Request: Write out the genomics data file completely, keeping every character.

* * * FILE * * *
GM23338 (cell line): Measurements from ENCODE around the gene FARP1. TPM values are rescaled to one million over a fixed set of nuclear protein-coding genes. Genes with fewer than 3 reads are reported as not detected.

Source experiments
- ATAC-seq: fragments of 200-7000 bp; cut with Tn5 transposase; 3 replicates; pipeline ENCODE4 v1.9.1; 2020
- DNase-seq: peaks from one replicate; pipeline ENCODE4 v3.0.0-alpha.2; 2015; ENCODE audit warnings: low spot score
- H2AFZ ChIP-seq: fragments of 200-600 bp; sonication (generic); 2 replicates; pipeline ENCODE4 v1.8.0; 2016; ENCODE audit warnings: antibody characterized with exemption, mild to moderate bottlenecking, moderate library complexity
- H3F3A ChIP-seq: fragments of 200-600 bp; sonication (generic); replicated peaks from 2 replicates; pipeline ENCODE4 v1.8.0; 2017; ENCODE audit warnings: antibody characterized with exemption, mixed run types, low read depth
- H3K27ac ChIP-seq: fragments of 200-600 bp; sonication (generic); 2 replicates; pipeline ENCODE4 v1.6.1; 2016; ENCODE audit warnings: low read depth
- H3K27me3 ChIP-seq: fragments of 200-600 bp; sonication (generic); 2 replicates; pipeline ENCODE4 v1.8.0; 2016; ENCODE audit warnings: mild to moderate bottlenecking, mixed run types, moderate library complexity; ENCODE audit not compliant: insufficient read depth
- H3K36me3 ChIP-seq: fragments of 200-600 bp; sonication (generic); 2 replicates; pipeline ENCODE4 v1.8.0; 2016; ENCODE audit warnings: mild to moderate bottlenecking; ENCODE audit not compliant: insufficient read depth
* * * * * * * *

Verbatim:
GM23338 (cell line): Measurements from ENCODE around the gene FARP1. TPM values are rescaled to one million over a fixed set of nuclear protein-coding genes. Genes with fewer than 3 reads are reported as not detected.

Source experiments
- ATAC-seq: fragments of 200-7000 bp; cut with Tn5 transposase; 3 replicates; pipeline ENCODE4 v1.9.1; 2020
- DNase-seq: peaks from one replicate; pipeline ENCODE4 v3.0.0-alpha.2; 2015; ENCODE audit warnings: low spot score
- H2AFZ ChIP-seq: fragments of 200-600 bp; sonication (generic); 2 replicates; pipeline ENCODE4 v1.8.0; 2016; ENCODE audit warnings: antibody characterized with exemption, mild to moderate bottlenecking, moderate library complexity
- H3F3A ChIP-seq: fragments of 200-600 bp; sonication (generic); replicated peaks from 2 replicates; pipeline ENCODE4 v1.8.0; 2017; ENCODE audit warnings: antibody characterized with exemption, mixed run types, low read depth
- H3K27ac ChIP-seq: fragments of 200-600 bp; sonication (generic); 2 replicates; pipeline ENCODE4 v1.6.1; 2016; ENCODE audit warnings: low read depth
- H3K27me3 ChIP-seq: fragments of 200-600 bp; sonication (generic); 2 replicates; pipeline ENCODE4 v1.8.0; 2016; ENCODE audit warnings: mild to moderate bottlenecking, mixed run types, moderate library complexity; ENCODE audit not compliant: insufficient read depth
- H3K36me3 ChIP-seq: fragments of 200-600 bp; sonication (generic); 2 replicates; pipeline ENCODE4 v1.8.0; 2016; ENCODE audit warnings: mild to moderate bottlenecking; ENCODE audit not compliant: insufficient read depth